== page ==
The people have spoken, and their voices spoke louder than the loudest cries from the politically correct crowd. The sleeping giant of over 50 million fed-up and pushed around Americans came to the polls, and it ended in historic defeat but not only for the opposing candidate.

The only thing sweeter than a victory against Hillary Clinton was the spear of death that pierced the heart of identity politics that have dominated the last eight years during the Obama administration. We the People were sick and tired of being called “deplorable,” “racist,” and “homophobic” by a loud-mouthed Left that decided we must be the worst kind of people on Earth for having conservative viewpoints. But we pushed back and used the voice that counts: our vote.

I like what conservative pundit Michelle Malkin had to say about this in a recent piece:

The good news is that after being blasted as haters by Clinton’s hate-filled minions, after being slapped down as racial “cowards” by Clintonite holdover Eric Holder, after being lambasted as “xenophobes” and “nativists” by immigration expansionists in both parties, after enduring a string of faked hate crimes blamed on conservatives, after ceaseless accusations of “Islamophobia” in the wake of jihad attacks on American soil, after baseless accusations of “homophobia” for protesting the government’s gay wedding cake coercion, and after mourning a growing list of police officers ambushed and targeted by violent thugs seeking racial vengeance, an undeniable movement of citizens in the 2016 election cycle decided to push back…

Beltway chin-pullers expediently focused on Trump’s white and conservative supporters who are rightly sick and tired of social justice double standards. But they ignored the increasingly vocal constituency of hyphen-free, label-rejecting American People Against Political Correctness who don’t fit old narratives and boxes.

Another mentioned in Malkin’s piece sick and tired of the hypocritical nature of leftist politics is Peter Thiel, a gay, Silicon Valley entrepreneur who happens to be a Trump supporter. What he said to the National Press Club last week captured how perfectly the “intolerant tolerance mob” mobilized Trump voters:

“Louder voices have sent a message that they do not intend to tolerate the views of one half of the country… If you don’t conform, then you don’t count as diverse, no matter what your personal background.”

Thiel experienced this hypocrisy directly by gay lifestyle magazine The Advocate, which previously praised the successful investor as a “gay innovator” but turned on him after finding out he is a libertarian and a fan of small government. The magazine actually claimed he is no longer gay. Now, that’s tolerance for you!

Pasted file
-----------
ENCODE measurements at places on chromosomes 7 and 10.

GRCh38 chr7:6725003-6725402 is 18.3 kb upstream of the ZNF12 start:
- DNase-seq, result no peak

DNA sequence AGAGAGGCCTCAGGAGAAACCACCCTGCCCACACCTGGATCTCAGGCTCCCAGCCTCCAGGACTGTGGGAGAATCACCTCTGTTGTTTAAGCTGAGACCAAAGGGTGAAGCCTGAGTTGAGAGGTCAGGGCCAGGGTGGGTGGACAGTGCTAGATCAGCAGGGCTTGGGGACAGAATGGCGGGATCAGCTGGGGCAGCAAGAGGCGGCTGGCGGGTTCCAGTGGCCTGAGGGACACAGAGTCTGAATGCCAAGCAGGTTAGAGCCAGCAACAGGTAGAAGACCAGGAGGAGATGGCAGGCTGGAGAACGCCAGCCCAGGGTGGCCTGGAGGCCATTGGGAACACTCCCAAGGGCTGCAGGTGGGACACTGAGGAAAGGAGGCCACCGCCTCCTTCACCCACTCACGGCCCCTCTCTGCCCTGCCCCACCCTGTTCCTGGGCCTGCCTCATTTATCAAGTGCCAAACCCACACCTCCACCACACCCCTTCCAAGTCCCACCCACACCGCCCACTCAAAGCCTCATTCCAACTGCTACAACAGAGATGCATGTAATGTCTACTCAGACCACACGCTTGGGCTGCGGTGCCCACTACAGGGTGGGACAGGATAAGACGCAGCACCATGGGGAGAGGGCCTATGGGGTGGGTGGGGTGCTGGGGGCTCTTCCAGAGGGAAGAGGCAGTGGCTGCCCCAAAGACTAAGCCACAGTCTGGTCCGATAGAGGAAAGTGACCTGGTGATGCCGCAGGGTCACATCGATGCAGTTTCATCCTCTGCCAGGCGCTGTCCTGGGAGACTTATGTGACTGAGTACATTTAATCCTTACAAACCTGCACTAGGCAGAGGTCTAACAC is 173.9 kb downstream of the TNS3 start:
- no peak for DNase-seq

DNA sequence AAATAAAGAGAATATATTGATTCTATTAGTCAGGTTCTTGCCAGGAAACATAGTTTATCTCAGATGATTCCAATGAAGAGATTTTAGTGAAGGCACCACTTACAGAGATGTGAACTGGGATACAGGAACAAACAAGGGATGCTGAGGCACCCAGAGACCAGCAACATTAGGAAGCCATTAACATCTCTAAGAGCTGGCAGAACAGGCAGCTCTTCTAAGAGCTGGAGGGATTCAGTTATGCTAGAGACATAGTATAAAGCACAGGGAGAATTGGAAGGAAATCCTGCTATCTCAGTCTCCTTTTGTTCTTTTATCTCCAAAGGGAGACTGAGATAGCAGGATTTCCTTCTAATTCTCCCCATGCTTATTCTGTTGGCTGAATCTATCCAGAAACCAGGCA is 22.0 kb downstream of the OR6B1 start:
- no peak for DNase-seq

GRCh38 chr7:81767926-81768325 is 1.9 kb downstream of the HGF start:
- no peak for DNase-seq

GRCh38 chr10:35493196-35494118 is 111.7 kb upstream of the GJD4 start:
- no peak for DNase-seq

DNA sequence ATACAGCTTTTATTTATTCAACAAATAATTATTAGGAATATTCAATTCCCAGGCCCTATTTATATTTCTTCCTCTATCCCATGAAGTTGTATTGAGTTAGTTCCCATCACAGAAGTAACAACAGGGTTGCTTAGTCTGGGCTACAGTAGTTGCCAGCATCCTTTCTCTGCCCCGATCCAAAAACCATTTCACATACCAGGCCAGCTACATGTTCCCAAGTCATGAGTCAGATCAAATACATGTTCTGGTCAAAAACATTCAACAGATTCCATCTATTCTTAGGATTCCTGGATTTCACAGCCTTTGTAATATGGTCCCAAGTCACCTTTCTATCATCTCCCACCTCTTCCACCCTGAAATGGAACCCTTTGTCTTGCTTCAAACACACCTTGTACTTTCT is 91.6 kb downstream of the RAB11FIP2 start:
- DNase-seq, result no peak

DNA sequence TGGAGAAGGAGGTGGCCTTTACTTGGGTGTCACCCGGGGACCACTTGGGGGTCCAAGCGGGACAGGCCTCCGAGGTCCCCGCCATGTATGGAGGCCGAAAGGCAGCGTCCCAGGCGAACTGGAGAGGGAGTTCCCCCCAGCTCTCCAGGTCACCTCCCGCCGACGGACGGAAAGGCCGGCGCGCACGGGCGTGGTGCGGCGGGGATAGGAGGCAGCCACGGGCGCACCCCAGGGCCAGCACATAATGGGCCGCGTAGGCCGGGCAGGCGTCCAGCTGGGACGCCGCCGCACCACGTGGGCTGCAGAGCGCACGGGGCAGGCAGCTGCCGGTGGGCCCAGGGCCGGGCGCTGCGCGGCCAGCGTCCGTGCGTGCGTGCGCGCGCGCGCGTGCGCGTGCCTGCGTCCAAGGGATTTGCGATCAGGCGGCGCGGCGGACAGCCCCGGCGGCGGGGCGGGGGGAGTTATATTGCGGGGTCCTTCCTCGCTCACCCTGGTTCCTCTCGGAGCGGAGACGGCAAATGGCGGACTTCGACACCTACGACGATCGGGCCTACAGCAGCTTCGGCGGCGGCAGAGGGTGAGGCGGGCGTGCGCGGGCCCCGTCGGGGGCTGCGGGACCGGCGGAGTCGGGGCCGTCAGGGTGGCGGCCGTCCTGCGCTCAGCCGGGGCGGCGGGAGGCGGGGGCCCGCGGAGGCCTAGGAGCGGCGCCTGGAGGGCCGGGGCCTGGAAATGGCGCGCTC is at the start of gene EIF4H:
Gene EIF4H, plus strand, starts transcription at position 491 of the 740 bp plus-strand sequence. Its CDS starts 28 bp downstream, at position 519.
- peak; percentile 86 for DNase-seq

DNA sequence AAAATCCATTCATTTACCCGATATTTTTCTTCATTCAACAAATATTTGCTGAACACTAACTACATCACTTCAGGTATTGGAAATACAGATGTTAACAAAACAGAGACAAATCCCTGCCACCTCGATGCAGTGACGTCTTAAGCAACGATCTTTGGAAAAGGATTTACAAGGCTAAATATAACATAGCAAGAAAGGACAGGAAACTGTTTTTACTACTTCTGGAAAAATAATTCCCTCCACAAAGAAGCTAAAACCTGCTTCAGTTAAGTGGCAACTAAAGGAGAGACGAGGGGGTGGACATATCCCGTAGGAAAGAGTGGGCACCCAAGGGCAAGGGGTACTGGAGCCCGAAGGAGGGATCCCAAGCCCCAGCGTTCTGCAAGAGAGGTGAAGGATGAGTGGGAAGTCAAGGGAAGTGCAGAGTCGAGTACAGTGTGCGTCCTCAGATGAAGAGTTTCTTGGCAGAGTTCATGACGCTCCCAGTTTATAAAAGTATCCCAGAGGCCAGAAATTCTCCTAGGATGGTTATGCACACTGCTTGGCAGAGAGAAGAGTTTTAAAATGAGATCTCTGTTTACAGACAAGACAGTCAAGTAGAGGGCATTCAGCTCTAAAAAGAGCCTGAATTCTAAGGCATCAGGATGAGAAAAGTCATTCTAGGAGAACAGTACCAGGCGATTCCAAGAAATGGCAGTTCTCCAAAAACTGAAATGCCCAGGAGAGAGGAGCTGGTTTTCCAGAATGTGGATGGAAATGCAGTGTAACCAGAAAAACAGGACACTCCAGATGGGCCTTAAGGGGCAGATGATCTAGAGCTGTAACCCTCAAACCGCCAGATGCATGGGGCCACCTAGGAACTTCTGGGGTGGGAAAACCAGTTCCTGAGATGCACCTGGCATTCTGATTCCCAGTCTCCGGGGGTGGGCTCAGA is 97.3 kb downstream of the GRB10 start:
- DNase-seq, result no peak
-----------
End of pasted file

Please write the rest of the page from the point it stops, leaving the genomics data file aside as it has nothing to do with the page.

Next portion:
Malkin rightly concludes:

Trump’s eclectic coalition was bound by that common thread: disaffected individuals tired of being told they don’t count and discounted because their views do not properly “match” their gender, chromosomes, skin color or ethnicity. That is exactly why the more they and their nominee were demonized, the stronger their support grew.

“What Trump represents isn’t crazy, and it’s not going away,” Thiel said.

I agree. Death to identity politics and long live liberty!

About The Author

Mark was a co-founder of the Tea Party Patriots, and served as the national coordinator. He left the organization to work more broadly on expanding the self-governance movement beyond the partisan divide. Mark appears regularly on television in outlets as diverse as MSNBC, ABC, NBC, Fox News, CNN, Bloomberg, Fox Business and the BBC. He’s highly sought after for the tea party perspective from print and electronic media outlets, from the Wall Street Journal, New York Times, L.A. Times, Washington Examiner, Politico and the The Hill. Mark blogs at, and his opinion editorials regularly run in many of the leading political newspapers both on and offline. Mark has a BA in English from San Diego State University and graduated with honors from University of the Pacific, McGeorge School of Law in 1988. He practiced real estate and business law for almost a decade. For the last eleven years of his legal career he specialized in Internet advertising law. When not fighting for the future of our nation, Mark is an avid horseman, and lives in rural northern California with his wife Patty and two children.

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